Autoimmune Paleo (AIP) has real therapeutic potential in those with certain diseases. It includes the avoidance of eggs, nuts, seeds, and nightshades (potatoes, tomatoes, eggplants, peppers etc). A key aim is to minimise and reverse any gut permeability, which is associated with almost every autoimmune disease. I would also recommend AIP as a starting point for anybody with neurological diseases such as multiple sclerosis. This is because gut permeability, as well as antibodies that react with dairy and grains, can increase inflammation within the brain, and exacerbate symptoms.
For those with established metabolic diseases such heart disease, obesity, or type 2 diabetes, lowering carbohydrate intake to less than 15-20% of calories appears to be the best way to lose weight, re-establish metabolic health, and reduce future disease risk. Much of this comes through a reduction in insulin, and an improvement in insulin resistance. A low carb approach can easily fit into any of the diets above. However, those struggling with more complex autoimmune, adrenal, or neurological diseases should focus on maximising health through a nutrient-dense AIP approach, for example, before restricting carbohydrate intake.
Nutritional ketosis has huge potential benefit in certain contexts, but people will respond very differently based on their health and genetics. Ketogenic diets have been used for decades as a treatment for difficult cases of epilepsy, and are currently being investigated in human trials as an add-on treatment for certain cancers, and for brain injury such as strokes. Ketogenic diets also have benefit for metabolic diseases. However, most of this benefit appears to come from lowering carbohydrate intake, and there is some suggestion that strict ketosis may not be better than low carb for those with type 2 diabetes or obesity. The biochemistry of ketosis is both cool and complicated. For instance, ketosis boosts mitochondria and antioxidant levels, but there’s a risk of becoming deficient in certain minerals (such as sodium, potassium, magnesium, calcium, and selenium), as these are less well retained during ketosis. It is worth mentioning that we don’t have a large amount of strong scientific data on ketosis lasting longer than a few months, and we’re still teasing out all the mechanisms that explain both the potential positive and negative effects of long-term ketosis.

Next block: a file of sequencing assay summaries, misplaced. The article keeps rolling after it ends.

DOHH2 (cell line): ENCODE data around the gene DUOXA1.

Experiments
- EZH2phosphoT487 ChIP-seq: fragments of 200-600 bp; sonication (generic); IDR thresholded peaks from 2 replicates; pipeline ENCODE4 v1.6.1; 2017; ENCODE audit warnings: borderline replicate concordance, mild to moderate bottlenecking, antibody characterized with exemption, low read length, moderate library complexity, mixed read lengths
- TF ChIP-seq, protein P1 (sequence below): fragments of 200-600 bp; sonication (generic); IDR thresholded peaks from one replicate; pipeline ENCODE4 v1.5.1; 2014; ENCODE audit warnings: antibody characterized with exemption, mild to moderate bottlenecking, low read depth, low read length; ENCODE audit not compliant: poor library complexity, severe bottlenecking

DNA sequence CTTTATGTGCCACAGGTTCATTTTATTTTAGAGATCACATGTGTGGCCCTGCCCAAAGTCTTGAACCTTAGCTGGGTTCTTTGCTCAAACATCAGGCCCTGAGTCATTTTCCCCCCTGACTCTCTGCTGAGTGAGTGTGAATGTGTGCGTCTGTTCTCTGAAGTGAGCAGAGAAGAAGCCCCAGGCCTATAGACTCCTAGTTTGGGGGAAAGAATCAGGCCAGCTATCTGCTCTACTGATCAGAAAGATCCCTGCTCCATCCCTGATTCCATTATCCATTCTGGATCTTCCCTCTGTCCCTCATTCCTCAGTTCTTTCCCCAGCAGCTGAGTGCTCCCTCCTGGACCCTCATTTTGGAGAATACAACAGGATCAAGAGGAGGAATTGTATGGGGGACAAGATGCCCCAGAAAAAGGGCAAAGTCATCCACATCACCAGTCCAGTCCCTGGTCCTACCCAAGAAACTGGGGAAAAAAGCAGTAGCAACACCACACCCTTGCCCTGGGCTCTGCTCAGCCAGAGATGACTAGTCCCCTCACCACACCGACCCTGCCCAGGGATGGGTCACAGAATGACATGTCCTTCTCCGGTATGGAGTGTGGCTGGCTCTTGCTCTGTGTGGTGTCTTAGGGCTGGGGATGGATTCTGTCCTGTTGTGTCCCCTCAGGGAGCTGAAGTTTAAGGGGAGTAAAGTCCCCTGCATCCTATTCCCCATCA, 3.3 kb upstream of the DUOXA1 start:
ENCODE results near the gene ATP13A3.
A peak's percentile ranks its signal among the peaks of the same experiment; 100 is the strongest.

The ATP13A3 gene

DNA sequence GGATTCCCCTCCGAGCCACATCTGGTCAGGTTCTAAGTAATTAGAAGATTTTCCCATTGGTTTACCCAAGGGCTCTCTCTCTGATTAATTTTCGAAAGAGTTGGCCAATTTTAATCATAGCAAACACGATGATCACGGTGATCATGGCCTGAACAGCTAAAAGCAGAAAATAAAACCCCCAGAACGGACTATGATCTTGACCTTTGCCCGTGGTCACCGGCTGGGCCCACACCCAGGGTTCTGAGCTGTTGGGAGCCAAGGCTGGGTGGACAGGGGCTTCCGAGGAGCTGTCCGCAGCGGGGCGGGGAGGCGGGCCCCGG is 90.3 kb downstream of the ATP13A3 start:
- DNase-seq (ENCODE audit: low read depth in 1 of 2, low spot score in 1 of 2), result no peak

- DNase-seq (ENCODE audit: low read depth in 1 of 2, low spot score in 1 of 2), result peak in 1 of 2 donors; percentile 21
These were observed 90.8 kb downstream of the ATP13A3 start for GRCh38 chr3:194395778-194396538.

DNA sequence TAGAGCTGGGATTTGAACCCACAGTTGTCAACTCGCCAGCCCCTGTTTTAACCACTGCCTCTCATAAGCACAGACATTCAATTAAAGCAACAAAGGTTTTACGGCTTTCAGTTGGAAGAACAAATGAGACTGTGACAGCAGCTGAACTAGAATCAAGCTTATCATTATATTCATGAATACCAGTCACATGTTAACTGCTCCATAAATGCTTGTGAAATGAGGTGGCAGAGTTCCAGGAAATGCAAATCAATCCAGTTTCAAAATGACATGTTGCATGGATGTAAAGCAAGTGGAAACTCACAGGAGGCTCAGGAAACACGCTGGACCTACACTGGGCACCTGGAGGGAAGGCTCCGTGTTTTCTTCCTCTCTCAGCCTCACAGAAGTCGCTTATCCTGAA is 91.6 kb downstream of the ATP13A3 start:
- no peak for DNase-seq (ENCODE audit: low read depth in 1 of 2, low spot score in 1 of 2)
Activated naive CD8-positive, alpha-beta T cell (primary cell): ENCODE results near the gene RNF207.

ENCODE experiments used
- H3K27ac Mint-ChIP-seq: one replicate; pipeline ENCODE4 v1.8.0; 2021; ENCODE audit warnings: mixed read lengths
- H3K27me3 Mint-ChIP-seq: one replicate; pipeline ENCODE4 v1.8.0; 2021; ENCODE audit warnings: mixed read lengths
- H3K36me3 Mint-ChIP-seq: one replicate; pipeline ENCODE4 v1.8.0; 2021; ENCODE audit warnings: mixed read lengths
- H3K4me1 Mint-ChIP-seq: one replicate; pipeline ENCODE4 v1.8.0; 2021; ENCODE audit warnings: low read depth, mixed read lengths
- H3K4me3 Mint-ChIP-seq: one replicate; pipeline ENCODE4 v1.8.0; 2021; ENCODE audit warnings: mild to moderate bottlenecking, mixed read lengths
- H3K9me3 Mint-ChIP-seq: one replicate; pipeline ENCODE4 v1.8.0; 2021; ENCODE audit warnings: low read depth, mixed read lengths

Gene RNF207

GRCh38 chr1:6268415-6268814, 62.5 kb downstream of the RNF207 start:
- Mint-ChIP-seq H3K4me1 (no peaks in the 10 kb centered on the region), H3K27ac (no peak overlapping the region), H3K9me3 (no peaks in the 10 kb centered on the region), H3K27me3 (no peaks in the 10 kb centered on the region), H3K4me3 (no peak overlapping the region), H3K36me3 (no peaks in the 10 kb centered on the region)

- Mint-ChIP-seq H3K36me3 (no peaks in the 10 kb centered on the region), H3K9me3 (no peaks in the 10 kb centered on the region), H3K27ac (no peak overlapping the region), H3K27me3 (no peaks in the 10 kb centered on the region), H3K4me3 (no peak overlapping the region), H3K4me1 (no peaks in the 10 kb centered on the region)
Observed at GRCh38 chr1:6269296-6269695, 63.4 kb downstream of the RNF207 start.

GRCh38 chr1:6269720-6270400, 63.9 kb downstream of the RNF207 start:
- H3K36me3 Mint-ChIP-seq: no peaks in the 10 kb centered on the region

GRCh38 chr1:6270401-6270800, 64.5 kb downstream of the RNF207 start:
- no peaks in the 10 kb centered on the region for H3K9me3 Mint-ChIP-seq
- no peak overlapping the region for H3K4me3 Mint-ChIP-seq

Some other diets worth considering are the Gut and Psychology Syndrome (GAPS) diet, the low FODMAPs (fermentable oligo- di- and monosaccharides and polyols) diet, and the specific carbohydrate diet (SCD). These largely focus on gut health, which is incredibly important for those with both mental health issues as well as things like irritable bowel syndrome. After a period of an exclusion diet, GAPS is largely similar to paleo, and will have similar benefits. Both low FODMAPs and SCD have been shown to improve symptoms in those with IBS, and some small studies suggest that the SCD may be a potential treatment for Crohn’s disease.
So, how should I eat?
The important thing to take away is that there is a huge amount of overlap across all these approaches – they focus on the importance of getting nourishment from food rather than just calories. It’s all about the overall pattern of your diet, so for most people, occasional pasta and milk won’t be a problem as long as they’re eating fresh real food.
Don’t eat food with lists of ingredients. Just eat ingredients.
If you need to move on from there, a few key ideas can help guide you:
- A more primal approach will often be more sustainable, and maximise the nutrient-density of the diet through greater variety.
- Those with chronic metabolic problems will benefit from lowering carbohydrate intake.
- Those with autoimmune or neurological disease should consider AIP.
- For those with specific gut issues, low FODMAPs and SCD can be helpful. Some people may even benefit from removing all fibre from the diet.
- Ketosis has a number of potential benefits, but we’re still waiting for robust long-term data in many contexts.
Importantly, it’s worth making sure you’ve given your current approach time and thought before trying something else. Also avoid complicating things by trying too many diets at the same time (like a low carb and low FODMAPs version of AIP). Be honest with what you’re looking for, and create a sustainable plan – returning to health will take time, but is completely worth it!
Finally, don’t worry about it too much – the stress of worrying about what you eat can undo much of the potential benefit. No matter how you end up eating, food should still be fun!
For further information on other diets please visit the following: